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ERIC Number: ED521144
Record Type: Non-Journal
Publication Date: 2010
Pages: 131
Abstractor: As Provided
Reference Count: 0
ISBN: ISBN-978-1-1241-1076-9
Web 2.0 and Self-Reported Student Performance among High School Students in Rural Schools
Cash, Joseph Carl
ProQuest LLC, Ph.D. Dissertation, The University of Southern Mississippi
This research intends to contribute to the current literature available on the appropriate levels of utilizing Web 2.0 resources in the classroom, therefore, amicably submitting the study's results collaboration of a dynamic theoretical construct for pedagogy in the digital age. Educators must contend with and adapt to cognitive changes within their students. School leaders face existential questions regarding the role of the teacher, the role of the student, and the method by which these two partners interact. School administrators aware of the substantive challenge facing traditional methods of instruction should be able to provide professional development to teachers that would accurately identify the student of the 21st century as well as establish a framework from which to facilitate those pupils. Based upon the social cognitive learning theory (Bandura, 1977, 1986, 1989, 1999, 2002) and upon the collaborative nature of Web 2.0 resources, the focus of this study was to determine whether there is a statistically significant relationship between level of Web 2.0 usage and self-reported student academic achievement among high school students. Participants included 291 Georgia high school students. The researcher developed and used a Web 2.0 and Student Achievement Questionnaire to gather data on an online site. The researcher obtained a response rate of 31%. Regarding statistical findings, seven hypotheses were tested. Statistical significance was obtained pertaining to the amount of Web 2.0 usage and literature letter grade, and Web 2.0 usage and extracurricular activity participation. Ancillary findings suggested a stronger female use in Web 2.0 resources, as well as high extracurricular activity participation correlating with higher academic achievement. [The dissertation citations contained here are published with the permission of ProQuest LLC. Further reproduction is prohibited without permission. Copies of dissertations may be obtained by Telephone (800) 1-800-521-0600. Web page:]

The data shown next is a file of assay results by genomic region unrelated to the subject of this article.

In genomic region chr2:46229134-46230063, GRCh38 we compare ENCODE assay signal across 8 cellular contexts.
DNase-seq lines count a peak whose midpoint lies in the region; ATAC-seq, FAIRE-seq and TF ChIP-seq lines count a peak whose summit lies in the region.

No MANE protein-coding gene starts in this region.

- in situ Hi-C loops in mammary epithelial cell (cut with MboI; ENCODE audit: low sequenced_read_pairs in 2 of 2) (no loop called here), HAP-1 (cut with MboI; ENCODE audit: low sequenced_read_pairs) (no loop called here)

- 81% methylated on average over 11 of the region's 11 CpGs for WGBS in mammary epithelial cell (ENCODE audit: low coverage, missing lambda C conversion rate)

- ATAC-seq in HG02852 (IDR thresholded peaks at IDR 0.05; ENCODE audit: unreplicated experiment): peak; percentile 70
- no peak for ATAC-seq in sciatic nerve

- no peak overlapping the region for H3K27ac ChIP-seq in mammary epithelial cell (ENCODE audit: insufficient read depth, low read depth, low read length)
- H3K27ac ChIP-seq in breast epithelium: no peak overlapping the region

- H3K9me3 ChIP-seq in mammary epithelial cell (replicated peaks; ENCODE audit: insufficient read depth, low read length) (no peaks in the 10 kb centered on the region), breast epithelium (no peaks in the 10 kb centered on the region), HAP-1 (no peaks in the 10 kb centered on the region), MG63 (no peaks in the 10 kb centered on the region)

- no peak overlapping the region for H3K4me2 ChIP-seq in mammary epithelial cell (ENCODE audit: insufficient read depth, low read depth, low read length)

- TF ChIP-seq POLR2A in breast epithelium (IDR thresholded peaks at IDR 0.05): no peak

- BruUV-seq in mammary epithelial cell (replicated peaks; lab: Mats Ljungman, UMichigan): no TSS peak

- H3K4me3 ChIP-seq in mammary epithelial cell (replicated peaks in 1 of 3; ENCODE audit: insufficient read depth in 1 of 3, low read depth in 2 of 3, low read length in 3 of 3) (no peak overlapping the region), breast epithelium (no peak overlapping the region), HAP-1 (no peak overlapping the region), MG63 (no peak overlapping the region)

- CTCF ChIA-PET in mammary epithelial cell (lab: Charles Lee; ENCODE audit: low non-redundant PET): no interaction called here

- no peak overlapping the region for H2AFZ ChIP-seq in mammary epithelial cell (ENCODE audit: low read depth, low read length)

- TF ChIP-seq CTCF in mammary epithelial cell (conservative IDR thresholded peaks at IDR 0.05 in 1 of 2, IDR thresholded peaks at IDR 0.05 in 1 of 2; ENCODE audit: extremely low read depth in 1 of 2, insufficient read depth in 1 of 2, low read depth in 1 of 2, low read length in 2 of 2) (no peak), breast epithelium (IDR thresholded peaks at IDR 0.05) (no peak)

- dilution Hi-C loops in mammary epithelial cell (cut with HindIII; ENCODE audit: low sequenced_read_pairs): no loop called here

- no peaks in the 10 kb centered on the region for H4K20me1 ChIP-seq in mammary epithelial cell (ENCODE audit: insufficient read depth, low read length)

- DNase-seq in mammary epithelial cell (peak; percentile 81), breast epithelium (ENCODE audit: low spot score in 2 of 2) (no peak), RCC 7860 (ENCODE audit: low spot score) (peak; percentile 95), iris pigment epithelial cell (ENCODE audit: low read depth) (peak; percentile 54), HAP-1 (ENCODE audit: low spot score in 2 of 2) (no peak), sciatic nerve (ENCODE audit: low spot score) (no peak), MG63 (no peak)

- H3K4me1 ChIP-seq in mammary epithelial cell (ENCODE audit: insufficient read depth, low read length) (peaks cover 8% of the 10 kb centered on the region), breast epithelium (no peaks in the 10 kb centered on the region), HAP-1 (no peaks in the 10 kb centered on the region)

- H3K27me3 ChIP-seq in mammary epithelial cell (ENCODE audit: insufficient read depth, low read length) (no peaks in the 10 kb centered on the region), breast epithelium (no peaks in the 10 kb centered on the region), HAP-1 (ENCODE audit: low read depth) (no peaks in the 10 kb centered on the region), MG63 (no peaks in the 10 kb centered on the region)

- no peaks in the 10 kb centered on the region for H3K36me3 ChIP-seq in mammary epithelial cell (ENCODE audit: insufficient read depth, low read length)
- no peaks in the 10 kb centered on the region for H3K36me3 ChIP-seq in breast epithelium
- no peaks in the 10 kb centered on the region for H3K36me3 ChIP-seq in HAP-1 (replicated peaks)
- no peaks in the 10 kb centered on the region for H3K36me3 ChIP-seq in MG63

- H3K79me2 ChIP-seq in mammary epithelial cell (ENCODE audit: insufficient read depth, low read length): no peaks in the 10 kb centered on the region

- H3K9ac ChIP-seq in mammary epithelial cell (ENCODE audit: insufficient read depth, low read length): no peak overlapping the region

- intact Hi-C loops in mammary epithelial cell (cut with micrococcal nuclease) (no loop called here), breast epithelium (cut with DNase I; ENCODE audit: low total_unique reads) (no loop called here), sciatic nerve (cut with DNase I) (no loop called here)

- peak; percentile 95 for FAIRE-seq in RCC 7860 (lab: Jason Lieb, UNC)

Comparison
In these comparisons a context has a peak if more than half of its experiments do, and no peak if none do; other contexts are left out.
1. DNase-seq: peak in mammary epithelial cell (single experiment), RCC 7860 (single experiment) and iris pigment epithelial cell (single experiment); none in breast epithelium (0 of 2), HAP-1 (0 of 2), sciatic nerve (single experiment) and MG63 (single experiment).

ProQuest LLC. 789 East Eisenhower Parkway, P.O. Box 1346, Ann Arbor, MI 48106. Tel: 800-521-0600; Web site:
Publication Type: Dissertations/Theses - Doctoral Dissertations
Education Level: High Schools
Audience: N/A
Language: English
Sponsor: N/A
Authoring Institution: N/A